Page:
“I’ll Just Hold Him for the Police”
I hear this statement with some regularity from some of my students and the folks who comment on the articles I post. Have you ever actually tried to hold someone on the ground when they don’t want to be held? It’s not as easy as you may assume.
I was reminded of this fact when I was watching one of the videos on the Active Self Protection YouTube channel. Watch the embedded video below. The two guys disarmed their attacker and are attempting to hold him for police. Despite the fact that the defenders were using strikes, they still had a rough time keeping him on the ground.
As John says: “Holding someone against their will is harder than you think it is.”
I can recount numerous arrests in my police career that have required half a dozen cops to hold the suspect down and wrestle him into handcuffs. I recall arresting one guy who was trying to do a home invasion by kicking in the front door of an apartment. He was calm until I put handcuffs on him.
As soon as he was cuffed, he went crazy. It took everything that me and the two other cops on the scene had to hold him down on the ground. I dumped a whole can of pepper spray in his face. It didn’t faze him.
Even though the criminal was handcuffed and pepper sprayed, he still fought three cops for more than eight minutes until he finally just gave up and allowed us to carry him to the police car.
It’s easy to restrain someone when you knock them out or choke them unconscious, unfortunately those tactics are rarely justified when you are attempting to detain a minor criminal for the police.
I’ll tell you one other cop story involving restraining a burglar…
A pretty big guy in his mid 40s went out to a late movie with his two college-aged sons who were home on spring break. As they got home about 3:00am, they found a teenage burglar in their garage, attempting to steal a car. We later found out that the teen had also burglarized two other houses nearby and was trying to get a car to haul away all his loot.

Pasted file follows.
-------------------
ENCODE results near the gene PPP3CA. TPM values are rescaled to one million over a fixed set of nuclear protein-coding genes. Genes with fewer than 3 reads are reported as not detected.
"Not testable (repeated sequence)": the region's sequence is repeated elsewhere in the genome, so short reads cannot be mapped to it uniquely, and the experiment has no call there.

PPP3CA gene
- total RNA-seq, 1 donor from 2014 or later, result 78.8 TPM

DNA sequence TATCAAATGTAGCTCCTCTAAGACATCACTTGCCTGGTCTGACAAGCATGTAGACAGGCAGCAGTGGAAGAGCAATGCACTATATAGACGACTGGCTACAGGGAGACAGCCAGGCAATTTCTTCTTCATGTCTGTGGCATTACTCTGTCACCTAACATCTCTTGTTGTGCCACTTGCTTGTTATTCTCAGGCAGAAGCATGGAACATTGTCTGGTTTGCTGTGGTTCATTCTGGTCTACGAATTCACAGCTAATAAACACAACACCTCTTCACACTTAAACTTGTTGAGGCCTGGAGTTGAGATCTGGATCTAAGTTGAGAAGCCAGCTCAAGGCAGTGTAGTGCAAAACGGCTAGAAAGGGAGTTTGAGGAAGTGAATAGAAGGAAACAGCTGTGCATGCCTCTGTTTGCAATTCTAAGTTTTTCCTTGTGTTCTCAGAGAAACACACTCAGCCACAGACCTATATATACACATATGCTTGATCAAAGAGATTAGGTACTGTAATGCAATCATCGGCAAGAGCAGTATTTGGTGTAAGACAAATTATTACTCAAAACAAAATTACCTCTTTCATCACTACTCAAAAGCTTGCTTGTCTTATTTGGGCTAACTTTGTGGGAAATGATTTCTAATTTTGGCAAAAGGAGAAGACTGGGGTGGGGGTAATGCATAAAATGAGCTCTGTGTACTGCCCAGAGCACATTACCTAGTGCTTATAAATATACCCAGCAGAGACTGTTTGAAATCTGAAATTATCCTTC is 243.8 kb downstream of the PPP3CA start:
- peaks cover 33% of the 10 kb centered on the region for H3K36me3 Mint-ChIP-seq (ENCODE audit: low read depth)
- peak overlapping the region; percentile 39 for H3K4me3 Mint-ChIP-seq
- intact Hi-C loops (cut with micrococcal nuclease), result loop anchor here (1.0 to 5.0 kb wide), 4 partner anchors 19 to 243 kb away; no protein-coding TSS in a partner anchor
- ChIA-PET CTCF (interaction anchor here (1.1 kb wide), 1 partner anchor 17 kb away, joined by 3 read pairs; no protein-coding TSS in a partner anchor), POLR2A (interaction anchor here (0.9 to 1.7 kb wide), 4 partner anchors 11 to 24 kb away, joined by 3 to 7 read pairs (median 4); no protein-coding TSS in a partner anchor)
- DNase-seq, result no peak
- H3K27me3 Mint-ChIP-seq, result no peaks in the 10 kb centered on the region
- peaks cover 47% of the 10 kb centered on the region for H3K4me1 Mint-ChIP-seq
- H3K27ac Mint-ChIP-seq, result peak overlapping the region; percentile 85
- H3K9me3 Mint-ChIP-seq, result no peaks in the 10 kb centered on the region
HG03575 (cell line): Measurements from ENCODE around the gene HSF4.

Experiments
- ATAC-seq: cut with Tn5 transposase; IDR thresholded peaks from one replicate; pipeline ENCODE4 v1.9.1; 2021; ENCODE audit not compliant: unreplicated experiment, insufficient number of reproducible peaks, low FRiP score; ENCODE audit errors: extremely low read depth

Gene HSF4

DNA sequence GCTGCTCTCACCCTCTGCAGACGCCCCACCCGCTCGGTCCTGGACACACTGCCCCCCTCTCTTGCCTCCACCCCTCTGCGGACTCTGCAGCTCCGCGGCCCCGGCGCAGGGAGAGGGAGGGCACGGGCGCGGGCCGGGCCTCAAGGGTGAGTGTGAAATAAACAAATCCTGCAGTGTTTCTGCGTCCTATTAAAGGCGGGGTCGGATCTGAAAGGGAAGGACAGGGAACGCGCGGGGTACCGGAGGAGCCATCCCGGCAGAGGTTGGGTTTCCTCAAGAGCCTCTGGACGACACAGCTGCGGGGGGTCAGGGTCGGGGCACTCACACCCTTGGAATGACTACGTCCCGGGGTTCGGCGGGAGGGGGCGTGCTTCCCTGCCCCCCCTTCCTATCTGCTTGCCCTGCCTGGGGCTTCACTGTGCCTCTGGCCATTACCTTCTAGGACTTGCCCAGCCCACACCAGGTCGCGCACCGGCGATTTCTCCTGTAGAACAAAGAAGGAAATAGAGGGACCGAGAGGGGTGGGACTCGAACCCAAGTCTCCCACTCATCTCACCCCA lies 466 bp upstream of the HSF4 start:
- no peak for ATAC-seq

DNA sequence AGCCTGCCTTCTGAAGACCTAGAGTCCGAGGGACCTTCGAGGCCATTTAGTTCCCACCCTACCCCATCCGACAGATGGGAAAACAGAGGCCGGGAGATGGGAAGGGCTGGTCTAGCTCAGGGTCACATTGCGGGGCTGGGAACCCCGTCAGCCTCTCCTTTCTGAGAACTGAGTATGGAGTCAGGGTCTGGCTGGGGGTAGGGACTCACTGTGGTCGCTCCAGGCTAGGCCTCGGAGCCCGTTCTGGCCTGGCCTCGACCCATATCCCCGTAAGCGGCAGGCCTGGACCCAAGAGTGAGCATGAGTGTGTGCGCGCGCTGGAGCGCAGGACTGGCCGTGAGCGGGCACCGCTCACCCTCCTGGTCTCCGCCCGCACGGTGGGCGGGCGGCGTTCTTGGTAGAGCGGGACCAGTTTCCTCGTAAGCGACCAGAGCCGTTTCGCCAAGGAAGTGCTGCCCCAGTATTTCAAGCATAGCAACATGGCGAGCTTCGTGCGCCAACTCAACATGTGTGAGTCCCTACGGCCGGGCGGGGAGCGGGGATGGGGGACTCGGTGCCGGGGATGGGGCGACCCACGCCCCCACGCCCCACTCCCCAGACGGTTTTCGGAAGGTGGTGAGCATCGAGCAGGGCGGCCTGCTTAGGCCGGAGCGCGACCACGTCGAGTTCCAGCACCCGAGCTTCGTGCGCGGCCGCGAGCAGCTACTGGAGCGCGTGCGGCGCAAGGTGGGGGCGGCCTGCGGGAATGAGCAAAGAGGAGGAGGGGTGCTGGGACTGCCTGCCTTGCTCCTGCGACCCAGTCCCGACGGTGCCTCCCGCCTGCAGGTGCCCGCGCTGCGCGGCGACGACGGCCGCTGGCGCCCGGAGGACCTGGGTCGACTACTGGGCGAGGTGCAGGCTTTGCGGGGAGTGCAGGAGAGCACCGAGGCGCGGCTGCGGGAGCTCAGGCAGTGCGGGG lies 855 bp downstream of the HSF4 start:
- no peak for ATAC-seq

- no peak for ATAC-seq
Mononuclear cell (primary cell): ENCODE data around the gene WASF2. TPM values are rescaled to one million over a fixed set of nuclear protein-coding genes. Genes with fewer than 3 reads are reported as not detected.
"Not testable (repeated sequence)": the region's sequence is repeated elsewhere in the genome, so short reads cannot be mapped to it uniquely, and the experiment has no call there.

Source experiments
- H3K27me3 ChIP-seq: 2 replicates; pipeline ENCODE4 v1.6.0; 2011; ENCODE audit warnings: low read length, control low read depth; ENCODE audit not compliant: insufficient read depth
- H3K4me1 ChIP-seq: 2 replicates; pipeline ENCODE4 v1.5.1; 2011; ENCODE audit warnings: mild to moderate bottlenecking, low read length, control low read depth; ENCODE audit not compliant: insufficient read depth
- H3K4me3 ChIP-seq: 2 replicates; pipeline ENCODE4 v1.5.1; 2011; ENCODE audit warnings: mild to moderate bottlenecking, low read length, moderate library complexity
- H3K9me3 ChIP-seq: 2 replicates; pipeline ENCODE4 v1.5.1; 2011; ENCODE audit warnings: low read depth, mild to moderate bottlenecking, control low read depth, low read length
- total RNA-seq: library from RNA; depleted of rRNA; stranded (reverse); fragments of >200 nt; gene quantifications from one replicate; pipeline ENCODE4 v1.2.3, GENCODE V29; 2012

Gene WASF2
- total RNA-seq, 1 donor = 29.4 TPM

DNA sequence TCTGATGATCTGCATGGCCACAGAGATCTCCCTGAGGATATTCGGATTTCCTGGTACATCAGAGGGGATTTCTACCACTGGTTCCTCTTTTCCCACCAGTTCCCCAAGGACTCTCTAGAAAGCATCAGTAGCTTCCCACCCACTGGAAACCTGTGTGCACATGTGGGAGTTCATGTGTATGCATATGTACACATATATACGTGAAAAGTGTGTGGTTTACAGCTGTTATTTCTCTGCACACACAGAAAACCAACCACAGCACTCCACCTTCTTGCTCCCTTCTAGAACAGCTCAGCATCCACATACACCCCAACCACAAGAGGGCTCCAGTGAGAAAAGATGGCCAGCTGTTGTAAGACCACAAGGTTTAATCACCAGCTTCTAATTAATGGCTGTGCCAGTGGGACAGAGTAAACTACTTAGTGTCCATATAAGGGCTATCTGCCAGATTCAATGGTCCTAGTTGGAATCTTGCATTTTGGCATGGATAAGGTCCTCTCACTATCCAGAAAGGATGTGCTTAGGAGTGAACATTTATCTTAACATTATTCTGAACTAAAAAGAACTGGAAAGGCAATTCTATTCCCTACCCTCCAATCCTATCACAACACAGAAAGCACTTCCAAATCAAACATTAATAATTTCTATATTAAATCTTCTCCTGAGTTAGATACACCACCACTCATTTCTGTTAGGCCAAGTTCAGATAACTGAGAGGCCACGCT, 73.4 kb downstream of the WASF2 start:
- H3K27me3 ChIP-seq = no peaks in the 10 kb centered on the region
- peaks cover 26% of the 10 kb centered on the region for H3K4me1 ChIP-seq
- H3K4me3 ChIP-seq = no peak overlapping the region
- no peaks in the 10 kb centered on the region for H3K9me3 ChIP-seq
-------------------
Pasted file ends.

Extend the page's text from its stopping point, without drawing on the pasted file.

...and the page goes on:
The kid ran as soon as he was discovered. The homeowner and his two sons took off in pursuit. The homeowner ran the kid down and tackled him on the sidewalk. He and his sons held the burglar while the homeowner’s wife called the police.
I was the first cop to arrive about five minutes later. They were still struggling with the 17-year old kid and the homeowner had punched the kid once, likely breaking his nose. The kid was still fighting.
I got the home invader in cuffs and arrested him on multiple counts of burglary. Neither his father or his mother could be bothered to come pick the juvenile suspect up, so we incarcerated him in the local juvenile detention facility.
A couple weeks later, both the homeowner and I were served with lawsuit paperwork alleging that we had broken several bones in the suspect’s face, broken his collarbone, tortured him, and purposely denied him medical attention. It was the first time I got sued as a cop. It wasn’t very fun seeing my name on the front page of the local newspaper being accused of torturing a juvenile prisoner.
Our side filed for discovery to get the kid’s medical records (he refused medical attention at the jail). Shockingly, there were none. The parent who filed the lawsuit dropped it shortly thereafter. I wasn’t too worried because the city was paying my legal bill. How do you think the homeowner felt? He had to hire his own attorney to defend himself.